“Office life has its perks too: I was able to get back into a routine, back to social interaction, and was able to visit the cafe downstairs for a daily dose of caffeine,” Jagtap said.

Winning features

Dr Rommel Sergio, professor of Management and Master of Science in Leadership and Organisational Development at Abu Dhabi School of Management (ADSM), summed it up best.

Dr Rommel Sergio

“Working from home can lend to information overload, difficulties with maintaining a routine, and meetings that stretch beyond your working hours. So even if you are saving time and money on commuting, the boost to interpersonal skills from being in an office, as well as your rapport with your colleagues and an environment built to encourage creativity and motivation, are certainly winning features of today’s workplaces,” he said.

Benefits of working from office

Better for focussed work: There are naturally fewer distractions at the workplace, and you might therefore find that work gets done quicker, simply because you are able to focus more. Seeing others at work like yourself also stimulates productivity.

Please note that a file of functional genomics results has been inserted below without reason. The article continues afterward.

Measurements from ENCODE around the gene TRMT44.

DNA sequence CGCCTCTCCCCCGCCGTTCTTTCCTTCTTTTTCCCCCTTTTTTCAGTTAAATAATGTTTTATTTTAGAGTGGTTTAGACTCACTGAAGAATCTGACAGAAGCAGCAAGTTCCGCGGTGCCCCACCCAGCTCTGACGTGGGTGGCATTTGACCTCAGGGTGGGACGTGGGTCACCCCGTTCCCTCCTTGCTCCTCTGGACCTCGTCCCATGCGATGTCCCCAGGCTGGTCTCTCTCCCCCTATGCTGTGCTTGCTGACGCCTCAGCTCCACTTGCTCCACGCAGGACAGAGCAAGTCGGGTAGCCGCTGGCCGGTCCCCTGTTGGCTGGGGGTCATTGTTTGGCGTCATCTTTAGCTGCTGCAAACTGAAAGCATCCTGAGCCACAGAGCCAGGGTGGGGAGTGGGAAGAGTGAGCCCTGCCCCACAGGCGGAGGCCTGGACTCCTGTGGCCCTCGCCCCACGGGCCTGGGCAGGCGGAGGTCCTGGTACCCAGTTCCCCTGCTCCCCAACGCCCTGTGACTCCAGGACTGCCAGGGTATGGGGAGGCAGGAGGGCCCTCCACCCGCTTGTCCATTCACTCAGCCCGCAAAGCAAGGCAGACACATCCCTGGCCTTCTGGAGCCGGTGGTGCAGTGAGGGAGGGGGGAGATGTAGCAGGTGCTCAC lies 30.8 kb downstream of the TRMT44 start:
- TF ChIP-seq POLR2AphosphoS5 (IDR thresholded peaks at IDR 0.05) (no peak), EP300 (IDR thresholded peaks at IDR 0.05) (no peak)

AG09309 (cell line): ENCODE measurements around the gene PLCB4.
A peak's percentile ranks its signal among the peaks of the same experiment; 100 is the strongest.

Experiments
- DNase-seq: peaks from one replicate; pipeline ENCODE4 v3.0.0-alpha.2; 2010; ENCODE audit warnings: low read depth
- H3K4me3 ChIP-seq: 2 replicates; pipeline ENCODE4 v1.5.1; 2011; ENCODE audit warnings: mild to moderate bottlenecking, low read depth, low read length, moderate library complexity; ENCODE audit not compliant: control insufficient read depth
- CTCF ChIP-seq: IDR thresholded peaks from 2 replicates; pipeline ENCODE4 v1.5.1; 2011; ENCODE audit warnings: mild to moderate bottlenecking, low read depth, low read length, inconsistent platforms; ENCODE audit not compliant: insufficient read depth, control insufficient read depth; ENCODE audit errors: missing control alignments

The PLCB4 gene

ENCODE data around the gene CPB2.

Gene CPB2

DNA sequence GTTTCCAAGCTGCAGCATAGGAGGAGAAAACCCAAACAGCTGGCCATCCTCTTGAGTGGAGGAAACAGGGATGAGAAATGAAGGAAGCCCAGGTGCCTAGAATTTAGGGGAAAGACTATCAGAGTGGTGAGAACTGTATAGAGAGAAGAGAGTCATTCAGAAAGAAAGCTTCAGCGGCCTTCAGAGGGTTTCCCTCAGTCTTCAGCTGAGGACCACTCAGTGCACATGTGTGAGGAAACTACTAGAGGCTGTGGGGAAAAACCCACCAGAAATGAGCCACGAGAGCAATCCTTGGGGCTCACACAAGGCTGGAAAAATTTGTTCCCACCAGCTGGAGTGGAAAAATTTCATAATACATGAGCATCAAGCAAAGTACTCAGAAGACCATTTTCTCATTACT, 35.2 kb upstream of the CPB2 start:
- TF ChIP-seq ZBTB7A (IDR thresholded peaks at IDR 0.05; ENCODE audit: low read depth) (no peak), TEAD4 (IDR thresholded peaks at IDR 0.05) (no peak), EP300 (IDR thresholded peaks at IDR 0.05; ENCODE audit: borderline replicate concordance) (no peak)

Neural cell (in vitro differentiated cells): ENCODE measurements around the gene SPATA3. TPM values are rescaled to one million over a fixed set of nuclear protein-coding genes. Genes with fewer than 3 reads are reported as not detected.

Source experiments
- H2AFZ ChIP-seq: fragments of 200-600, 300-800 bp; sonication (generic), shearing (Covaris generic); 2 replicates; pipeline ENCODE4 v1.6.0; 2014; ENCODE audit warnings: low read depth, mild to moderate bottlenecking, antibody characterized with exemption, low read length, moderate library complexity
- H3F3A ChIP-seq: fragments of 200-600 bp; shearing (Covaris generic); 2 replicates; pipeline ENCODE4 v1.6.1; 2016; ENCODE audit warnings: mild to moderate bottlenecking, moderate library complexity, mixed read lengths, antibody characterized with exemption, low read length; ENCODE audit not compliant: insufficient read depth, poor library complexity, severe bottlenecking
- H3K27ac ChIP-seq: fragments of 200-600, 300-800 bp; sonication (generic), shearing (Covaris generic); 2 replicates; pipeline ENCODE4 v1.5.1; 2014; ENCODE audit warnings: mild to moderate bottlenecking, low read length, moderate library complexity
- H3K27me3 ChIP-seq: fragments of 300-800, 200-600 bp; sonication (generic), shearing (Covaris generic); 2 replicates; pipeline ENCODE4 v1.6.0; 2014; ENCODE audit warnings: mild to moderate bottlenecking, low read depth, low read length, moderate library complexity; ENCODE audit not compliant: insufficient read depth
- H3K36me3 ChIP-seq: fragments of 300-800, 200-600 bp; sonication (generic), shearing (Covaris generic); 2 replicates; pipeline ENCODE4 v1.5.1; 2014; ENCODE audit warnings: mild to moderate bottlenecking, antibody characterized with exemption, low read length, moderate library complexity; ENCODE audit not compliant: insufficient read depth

Healthier work-life balance: It is easier to leave your work at the office at the end of your work day, and therefore easier to devote your time to the home and family once you leave. There is often a clearer cut-off point when you work from the office.

Access to necessary equipment, space: Some aspects of your work might need you to have access to specialised machines and equipment, or you might need to meet with a team. You won’t have to scramble around making your own arrangements, as everything is usually provided for at the office. You also have a dedicated space for work, and don’t have to use it for other activities at the same time, like mealtimes or homework.

Easier to build relationships: Those little interactions over a cup of coffee, or ones that happen as you pass colleagues in the corridor, help build relationships and ensure your own wellbeing. This also eliminates the sense of social isolation that can develop when you work on your own all the time.

Clearer working relationships: Being at the office not only helps you understand your place in the work flow of the company, but also the company’s goals and requirements. This helps you deliver better work.